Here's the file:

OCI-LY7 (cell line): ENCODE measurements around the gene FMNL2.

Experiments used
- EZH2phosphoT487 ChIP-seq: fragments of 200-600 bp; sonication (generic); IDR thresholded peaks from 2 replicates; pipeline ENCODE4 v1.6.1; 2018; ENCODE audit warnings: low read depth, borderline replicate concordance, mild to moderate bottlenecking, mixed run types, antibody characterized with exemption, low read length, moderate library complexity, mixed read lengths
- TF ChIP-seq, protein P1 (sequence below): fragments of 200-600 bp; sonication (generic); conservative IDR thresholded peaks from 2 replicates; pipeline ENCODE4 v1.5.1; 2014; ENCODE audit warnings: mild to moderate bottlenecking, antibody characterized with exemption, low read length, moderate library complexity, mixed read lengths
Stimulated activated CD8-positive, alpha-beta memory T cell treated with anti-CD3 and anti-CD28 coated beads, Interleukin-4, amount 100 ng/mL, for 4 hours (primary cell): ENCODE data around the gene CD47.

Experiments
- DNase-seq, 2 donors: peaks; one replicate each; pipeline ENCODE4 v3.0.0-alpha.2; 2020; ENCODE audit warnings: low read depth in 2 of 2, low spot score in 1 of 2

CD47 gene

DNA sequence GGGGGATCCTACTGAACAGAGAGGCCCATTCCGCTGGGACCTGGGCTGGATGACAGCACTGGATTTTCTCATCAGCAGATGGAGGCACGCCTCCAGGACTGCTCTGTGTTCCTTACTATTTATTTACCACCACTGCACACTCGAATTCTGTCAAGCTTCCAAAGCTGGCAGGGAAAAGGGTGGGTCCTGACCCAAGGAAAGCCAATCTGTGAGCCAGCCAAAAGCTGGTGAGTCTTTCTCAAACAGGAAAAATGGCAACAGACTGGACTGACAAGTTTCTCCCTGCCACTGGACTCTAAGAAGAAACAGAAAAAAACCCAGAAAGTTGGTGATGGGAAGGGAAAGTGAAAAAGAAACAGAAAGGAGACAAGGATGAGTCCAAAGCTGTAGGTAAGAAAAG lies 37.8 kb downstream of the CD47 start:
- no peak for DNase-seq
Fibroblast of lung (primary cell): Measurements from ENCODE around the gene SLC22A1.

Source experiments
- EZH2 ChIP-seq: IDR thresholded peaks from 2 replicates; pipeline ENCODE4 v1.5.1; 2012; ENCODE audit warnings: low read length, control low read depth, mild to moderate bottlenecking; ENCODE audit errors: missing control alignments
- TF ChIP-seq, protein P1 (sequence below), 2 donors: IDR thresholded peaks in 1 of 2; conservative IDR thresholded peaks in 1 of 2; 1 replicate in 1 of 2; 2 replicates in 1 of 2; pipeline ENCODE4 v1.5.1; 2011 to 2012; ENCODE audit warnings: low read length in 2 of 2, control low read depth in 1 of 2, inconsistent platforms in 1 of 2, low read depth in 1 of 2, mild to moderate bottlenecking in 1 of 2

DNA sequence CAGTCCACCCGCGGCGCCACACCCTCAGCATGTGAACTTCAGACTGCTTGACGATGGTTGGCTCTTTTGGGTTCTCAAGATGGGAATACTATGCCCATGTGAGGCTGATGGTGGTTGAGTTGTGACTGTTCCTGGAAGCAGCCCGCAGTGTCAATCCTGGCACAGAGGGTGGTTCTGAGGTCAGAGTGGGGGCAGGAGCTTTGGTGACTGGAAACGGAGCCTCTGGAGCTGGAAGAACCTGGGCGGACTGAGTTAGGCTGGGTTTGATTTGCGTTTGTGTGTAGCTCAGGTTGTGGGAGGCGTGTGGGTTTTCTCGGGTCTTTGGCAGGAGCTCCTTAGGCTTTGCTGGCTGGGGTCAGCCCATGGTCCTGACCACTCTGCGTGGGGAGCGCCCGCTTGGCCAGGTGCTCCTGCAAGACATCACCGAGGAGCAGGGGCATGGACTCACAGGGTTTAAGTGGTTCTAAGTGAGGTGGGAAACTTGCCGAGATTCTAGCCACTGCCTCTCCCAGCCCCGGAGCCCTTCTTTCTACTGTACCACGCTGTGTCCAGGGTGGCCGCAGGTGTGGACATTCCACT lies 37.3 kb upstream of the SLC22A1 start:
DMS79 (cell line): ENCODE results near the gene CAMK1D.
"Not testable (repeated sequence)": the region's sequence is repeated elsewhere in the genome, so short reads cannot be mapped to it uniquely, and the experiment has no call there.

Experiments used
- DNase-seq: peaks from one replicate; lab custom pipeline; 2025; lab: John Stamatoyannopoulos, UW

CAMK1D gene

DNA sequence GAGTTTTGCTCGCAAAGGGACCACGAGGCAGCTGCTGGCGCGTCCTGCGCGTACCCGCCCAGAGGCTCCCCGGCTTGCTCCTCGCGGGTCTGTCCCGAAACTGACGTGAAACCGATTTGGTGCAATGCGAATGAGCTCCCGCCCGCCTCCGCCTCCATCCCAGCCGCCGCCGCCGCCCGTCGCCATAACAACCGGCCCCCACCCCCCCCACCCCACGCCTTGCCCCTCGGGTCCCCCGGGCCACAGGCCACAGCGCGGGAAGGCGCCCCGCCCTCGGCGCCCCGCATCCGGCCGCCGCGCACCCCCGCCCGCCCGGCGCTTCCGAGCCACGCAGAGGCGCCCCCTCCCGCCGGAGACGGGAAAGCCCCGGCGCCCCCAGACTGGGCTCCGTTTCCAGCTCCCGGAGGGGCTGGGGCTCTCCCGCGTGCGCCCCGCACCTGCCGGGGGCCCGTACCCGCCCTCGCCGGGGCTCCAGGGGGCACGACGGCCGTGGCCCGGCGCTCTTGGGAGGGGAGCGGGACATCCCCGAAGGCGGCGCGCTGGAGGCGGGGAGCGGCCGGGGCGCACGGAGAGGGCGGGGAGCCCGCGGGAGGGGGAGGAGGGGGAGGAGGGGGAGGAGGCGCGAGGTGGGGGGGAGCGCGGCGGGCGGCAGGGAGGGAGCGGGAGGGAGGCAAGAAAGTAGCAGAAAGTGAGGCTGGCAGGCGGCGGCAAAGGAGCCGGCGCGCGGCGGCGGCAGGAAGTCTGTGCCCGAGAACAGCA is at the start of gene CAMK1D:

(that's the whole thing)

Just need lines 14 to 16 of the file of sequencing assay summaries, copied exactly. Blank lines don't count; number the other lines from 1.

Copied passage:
- TF ChIP-seq, protein P1 (sequence below), 2 donors: IDR thresholded peaks in 1 of 2; conservative IDR thresholded peaks in 1 of 2; 1 replicate in 1 of 2; 2 replicates in 1 of 2; pipeline ENCODE4 v1.5.1; 2011 to 2012; ENCODE audit warnings: low read length in 2 of 2, control low read depth in 1 of 2, inconsistent platforms in 1 of 2, low read depth in 1 of 2, mild to moderate bottlenecking in 1 of 2

DNA sequence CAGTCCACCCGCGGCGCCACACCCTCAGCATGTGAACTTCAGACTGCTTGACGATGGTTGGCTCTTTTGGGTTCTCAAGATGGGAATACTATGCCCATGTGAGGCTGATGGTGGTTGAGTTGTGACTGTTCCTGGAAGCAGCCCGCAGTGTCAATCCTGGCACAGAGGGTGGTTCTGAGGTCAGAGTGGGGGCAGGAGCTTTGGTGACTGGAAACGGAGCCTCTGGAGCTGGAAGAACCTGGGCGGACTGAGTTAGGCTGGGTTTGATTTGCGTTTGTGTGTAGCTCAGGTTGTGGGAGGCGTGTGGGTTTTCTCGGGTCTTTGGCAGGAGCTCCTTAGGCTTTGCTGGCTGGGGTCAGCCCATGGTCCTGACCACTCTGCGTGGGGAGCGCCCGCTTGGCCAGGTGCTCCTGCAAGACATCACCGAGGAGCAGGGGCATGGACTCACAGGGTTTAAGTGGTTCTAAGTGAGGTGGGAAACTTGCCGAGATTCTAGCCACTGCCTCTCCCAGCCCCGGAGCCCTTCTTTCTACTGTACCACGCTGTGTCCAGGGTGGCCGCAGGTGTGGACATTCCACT lies 37.3 kb upstream of the SLC22A1 start:
DMS79 (cell line): ENCODE results near the gene CAMK1D.